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Bachelor's Thesis

Implementierung und Evaluation von asynchronen Duty-Cycle-Protokollen in TinyOS

Wireless sensor networks are an appropriate technology for large-scale, non-invasive observations of physical or ecological state variables like temperature. These networks consist of a large number of wireless, resource-restricted nodes, which transfer sensed data to predefined base stations. Here it is essential for most applications, that wireless sensor nodes conserve energy. In general, the main energy consumer is the transceiver, even if it is neither sending nor receiving, but solely listening on the channel. A common approach to reduce energy consumption is the use of sleep and awake cycles. Only in the latter case a node is allowed to transmit or receive data, whereas in the sleep cycle the transceiver is completely deactivated. Unfortunately this technique yields a poor responsiveness of the network, meaning that high delays in transferring data occur. Nevertheless, a trade-off between responsiveness and energy consumption can be achieved. Prominent Medium Access Control (MAC) protocols incorporating this technique are B-MAC, X-MAC, RI-MAC or indirect transmission in 802.15.4.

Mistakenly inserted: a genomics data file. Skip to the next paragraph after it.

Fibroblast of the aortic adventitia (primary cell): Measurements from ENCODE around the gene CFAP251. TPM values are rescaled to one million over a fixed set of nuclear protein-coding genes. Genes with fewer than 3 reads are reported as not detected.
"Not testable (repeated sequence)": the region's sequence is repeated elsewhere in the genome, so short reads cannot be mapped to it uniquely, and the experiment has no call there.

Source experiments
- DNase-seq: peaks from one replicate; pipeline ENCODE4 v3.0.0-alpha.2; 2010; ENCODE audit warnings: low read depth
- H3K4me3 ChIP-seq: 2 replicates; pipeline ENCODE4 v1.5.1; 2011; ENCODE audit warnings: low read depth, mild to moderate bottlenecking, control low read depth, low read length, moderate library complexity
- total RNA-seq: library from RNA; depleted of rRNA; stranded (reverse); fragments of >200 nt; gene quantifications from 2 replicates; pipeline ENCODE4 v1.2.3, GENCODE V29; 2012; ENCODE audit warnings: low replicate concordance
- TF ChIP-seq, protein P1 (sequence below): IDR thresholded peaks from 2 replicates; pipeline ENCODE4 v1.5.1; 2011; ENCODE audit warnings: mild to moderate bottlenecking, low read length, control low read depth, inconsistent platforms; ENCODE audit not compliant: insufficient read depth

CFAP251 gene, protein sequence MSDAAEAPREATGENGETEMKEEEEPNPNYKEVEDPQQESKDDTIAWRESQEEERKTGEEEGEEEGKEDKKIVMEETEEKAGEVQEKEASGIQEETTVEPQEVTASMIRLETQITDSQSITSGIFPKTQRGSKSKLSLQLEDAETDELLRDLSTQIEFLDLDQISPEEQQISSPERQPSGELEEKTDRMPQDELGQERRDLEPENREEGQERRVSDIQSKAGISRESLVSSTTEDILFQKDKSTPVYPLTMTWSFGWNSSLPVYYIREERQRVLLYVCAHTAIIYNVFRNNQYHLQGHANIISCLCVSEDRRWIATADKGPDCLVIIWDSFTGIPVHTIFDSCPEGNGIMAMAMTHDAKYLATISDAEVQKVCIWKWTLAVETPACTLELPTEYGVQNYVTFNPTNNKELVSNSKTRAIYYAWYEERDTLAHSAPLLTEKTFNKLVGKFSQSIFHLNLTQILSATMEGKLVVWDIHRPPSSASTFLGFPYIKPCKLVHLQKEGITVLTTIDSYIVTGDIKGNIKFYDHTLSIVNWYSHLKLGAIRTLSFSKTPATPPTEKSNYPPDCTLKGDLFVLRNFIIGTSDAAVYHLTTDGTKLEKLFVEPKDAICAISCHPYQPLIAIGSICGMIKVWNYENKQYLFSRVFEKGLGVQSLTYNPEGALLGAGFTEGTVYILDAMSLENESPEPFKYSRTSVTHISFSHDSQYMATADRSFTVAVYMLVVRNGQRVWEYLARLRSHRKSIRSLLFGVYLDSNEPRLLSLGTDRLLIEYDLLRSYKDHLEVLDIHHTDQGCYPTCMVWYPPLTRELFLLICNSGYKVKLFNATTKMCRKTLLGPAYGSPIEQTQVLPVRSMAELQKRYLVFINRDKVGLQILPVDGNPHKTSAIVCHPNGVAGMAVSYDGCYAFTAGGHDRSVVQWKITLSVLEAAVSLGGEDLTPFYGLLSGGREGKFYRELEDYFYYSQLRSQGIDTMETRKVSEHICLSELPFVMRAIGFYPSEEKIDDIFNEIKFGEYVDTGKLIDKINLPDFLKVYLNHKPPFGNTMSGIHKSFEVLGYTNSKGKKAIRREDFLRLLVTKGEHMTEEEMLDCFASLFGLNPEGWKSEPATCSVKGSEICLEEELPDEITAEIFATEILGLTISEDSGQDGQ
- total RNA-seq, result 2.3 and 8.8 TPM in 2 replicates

In this work a protocol similar to the RI-MAC protocol is to be implemented and evaluated using Crossbow's IRIS-platform. In RI-MAC the data transmission is initiated by the receiver, which periodically broadcasts an awake-beacon. Upon receiving the beacon a potential sender starts transmitting data. This procedure highly avoids idle-listening, because a receiver node is only active for a short period after transmitting the beacon. In this work the RI-MAC protocol shall be analyzed and compared to the default low-power MAC protocol of the IRIS-platform. Relevant metrics are energy consumption, latency and throughput.

Start date 13. April 2010
End date 27. August 2010
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Supervisor Dr.-Ing. Stefan Untersch├╝tz